The Future of Pot According to Economists
In a recent Time article, the publication sat down with a few economists to talk about the future of cannabis from an economy perspective. While I won’t rehash all of the information they spoke about, I will be focusing on some of the points that they mentioned.
Based on all of the information we will gather; we’ll make our own predictions on the future of weed and how the market will likely evolve over the coming years.
As usual, I’ll be quoting directly from “THIS ARTICLE” and will be using italics to communicate this fact. If you’d like to read the whole original article, just click the hyperlink.
The two people being interviewed by Time are Daniel Summers and Robin Goldstein.
Daniel Sumner—who is also a former assistant secretary of economics at the U.S. Department of Agriculture—and Robin Goldstein, who is also the author of a controversial bestselling guide to wine, The Wine Trials. – TIME
As we continue on with this article, I’ll post first the response from one of the economists and then my input on it as a consumer with over 20 years of experience.
How is business now that almost half of Americans can smoke weed legally?
Daniel Sumner: It’s been tough. There’s still a whole lot of illegal weed out there available to that same group of consumers, and most of them choose the illegal product because it’s half the price. Also, they have been consuming the product for the last 20 to 40 years; they’ve been dealing with this guy who knows a guy and they’re reasonably happy with the product.
I support this conclusion wholeheartedly. Most people who have been smoking weed pre-legalization have cheaper hookups from quality sources. Couple this with the fact that “legal weed” is often more expensive – it’s easier to simply continue to buy your own from your own sources, or to even start growing your own weed. The market will always buy from where they receive the “most value” for the “least of their money”.
Why does Legal Cannabis Cost More?
Sumner: To get a license to start with in most states you hire a consultant to help you through the regulation maze. And then you wait. In Vermont [which legalized recreational cannabis in 2018], for example, you’ve hired your consultants, you’ve gotten your venue for your retail store, you’ve purchased a greenhouse or rented one as your cannabis growing facility, and you’re still waiting. It’s been four years. Nobody has got an adult-use weed license in Vermont.
Over regulation has always been a problem. The fact of the matter is that when people try to tie in Social Justice issues, or try to “limit licensing”, they create regulatory problems – that require regulatory staff, which require new training – which takes time. On top of all of this, these new people need to get paid, and of course the buck is passed onto the consumer in the form of taxes…making getting into weed not only complicated, but expensive as well!
Robin Goldstein: In many states, the agencies are understaffed and the process is very lengthy, time-consuming and difficult for people to get through. So it can take years and years and in the meantime, they have investors, they’re burning cash and a lot of people have lost their money just by waiting.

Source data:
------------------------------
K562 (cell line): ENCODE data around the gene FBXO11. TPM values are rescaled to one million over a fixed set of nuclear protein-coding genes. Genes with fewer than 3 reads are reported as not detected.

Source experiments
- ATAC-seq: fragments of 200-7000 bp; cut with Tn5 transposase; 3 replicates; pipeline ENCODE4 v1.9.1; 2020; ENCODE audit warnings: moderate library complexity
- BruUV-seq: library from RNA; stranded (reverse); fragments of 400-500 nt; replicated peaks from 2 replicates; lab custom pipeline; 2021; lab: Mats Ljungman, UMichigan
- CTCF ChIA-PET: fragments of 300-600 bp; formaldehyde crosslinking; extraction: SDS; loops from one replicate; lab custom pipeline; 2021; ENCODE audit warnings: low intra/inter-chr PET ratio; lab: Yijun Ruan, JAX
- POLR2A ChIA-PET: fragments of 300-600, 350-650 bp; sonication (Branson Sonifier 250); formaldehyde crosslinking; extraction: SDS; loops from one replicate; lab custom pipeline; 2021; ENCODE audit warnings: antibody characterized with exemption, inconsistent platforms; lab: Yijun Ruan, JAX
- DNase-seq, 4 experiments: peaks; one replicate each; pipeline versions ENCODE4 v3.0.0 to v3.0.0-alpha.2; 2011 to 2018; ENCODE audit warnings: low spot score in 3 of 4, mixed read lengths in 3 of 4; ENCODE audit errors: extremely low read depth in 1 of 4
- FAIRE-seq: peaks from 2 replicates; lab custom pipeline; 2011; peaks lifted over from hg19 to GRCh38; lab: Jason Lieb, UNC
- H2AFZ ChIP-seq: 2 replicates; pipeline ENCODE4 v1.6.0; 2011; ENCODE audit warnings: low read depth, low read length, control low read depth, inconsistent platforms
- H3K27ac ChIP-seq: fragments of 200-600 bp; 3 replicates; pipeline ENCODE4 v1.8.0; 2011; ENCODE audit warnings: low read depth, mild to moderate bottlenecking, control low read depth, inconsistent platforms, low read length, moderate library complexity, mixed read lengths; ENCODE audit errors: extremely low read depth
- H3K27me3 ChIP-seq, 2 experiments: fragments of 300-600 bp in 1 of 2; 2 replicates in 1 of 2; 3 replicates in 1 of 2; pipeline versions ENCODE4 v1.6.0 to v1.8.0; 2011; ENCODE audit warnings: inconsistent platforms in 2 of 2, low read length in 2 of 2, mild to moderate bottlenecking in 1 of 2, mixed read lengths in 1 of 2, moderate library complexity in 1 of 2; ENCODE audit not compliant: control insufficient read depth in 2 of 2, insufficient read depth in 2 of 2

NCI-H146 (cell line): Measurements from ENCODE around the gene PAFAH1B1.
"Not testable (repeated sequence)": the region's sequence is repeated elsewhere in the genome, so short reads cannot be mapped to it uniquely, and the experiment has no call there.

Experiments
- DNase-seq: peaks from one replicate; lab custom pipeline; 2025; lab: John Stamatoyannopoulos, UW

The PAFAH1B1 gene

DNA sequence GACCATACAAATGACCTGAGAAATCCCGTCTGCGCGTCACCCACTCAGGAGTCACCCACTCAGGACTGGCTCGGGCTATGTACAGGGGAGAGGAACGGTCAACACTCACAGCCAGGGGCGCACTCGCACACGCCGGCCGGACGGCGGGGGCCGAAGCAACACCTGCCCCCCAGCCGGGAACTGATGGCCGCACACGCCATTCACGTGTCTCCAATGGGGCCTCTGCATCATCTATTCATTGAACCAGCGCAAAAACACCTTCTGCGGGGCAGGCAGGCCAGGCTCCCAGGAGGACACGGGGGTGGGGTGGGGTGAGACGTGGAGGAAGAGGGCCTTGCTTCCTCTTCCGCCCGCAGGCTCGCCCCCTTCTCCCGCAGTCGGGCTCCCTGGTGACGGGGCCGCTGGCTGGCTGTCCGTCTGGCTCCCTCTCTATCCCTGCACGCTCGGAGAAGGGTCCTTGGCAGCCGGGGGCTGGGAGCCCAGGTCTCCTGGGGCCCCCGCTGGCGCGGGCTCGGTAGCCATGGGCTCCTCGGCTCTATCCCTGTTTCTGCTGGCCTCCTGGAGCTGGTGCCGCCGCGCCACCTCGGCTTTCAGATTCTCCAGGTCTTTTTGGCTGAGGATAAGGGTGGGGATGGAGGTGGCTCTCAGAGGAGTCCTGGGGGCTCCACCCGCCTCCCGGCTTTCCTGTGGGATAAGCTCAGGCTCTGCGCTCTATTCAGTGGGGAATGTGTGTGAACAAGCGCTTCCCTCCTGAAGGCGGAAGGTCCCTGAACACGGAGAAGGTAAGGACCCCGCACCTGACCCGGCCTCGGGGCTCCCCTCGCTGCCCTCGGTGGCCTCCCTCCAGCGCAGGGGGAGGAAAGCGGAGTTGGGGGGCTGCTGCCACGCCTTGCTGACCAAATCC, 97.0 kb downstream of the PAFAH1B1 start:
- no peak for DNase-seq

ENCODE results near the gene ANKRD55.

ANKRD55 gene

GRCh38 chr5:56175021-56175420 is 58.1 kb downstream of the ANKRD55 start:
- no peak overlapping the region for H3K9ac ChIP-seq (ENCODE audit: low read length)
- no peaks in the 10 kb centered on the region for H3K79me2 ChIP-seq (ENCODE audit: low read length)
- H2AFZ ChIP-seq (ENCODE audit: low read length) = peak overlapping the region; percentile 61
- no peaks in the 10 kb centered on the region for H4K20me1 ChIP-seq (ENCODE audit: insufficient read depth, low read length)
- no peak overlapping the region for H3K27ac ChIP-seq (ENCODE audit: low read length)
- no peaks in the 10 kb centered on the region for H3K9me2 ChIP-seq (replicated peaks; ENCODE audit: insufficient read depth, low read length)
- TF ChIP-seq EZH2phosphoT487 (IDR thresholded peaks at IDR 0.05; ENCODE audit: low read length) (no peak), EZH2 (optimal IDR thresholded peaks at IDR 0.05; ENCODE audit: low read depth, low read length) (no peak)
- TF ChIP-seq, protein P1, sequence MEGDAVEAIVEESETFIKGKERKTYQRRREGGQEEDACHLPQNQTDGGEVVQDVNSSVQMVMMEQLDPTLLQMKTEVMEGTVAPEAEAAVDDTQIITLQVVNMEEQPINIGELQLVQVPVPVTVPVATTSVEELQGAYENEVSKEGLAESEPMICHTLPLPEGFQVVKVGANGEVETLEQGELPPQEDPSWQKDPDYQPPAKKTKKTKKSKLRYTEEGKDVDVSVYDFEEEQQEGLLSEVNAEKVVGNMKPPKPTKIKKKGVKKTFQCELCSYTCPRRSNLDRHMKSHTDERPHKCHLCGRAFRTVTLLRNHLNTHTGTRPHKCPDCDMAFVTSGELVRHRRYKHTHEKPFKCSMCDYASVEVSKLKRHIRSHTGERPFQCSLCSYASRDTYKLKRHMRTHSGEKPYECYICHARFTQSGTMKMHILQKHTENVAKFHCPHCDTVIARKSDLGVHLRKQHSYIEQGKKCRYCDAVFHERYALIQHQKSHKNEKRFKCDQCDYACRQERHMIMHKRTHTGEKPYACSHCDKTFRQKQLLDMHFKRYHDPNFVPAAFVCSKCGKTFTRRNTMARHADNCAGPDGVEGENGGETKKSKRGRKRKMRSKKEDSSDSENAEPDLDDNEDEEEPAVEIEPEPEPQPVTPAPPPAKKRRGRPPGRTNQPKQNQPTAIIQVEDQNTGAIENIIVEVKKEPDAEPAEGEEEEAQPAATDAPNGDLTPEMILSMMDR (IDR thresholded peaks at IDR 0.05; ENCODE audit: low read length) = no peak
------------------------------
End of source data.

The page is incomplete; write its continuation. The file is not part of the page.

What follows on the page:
Goldstein’s got a point here. When you make it hard for people to get into business, you make them burn money…when investors see that their money is just being burned away while getting nothing in return, they typically cut their losses. Unless you make it easier for business people to get their hands on cannabis licenses and for regulations to be only “slightly more robust” than that of the illegal market – you’re going to have people still purchasing from the illegal market due to accessibility and high cost in the legal market.
What about customers who wanted to try weed, but didn’t because it was illegal? Is there an influx from this group?
Goldstein: Yes, but it’s a small percentage. In many of these states that have legalized, the penalties weren’t that harsh already for the buyer. People who wanted to try it could try it. Evidence from around the world, from places like the Netherlands that have had forms of legalization well before the U.S., suggests that you don’t see a big increase in the total amount of weed smoking just because you legalize it.
More importantly, “criminality” was a poor deterrent. If criminalizing drugs were effective, we would have seen the end of drug use in 1971, however – if you look at the statistics you can note that not only did criminalizing drugs not stop use – drug use actually increased. Not only increased, it ballooned!
Therefore, it’s not about criminality. People were willing to risk their freedom to experiment, especially if they were relatively sure they were not going to get “busted by the cops”. The fact of the matter is, there aren’t enough police to police individual behavior such as drug use. Therefore, the bare minimum of consumers who used “criminality as an excuse” for not consuming cannabis – would hardly make a dent when compared to the whole market.
So what’s happened to the medical marijuana industry as a result of legalization?
Goldstein: In some states there was legal medical weed for many years and it was more or less unregulated. And now with all these new rules, some of those people are breaking the laws. We don’t think it was the intention of the voters generally to make more weed criminals. [In states where weed is legalized] there’s not really that much reason for people to continue getting their medical recommendations. Once anyone can just walk into a dispensary and buy it, then what’s the reason to pay a doctor to get this recommendation? There have been some states where the medical system has survived, including Colorado, and Massachusetts, because they’ve got much bigger tax exemptions for the medical patients.
The thing about medical marijuana is that it now needs to enter into its second stage of evolution. The first iteration of medical cannabis looks eerily similar to the first iteration of recreational cannabis. This is because the dawn of medical cannabis was birthed through the effort of consumers. They created home remedies, cooked up RSO, made their own extracts.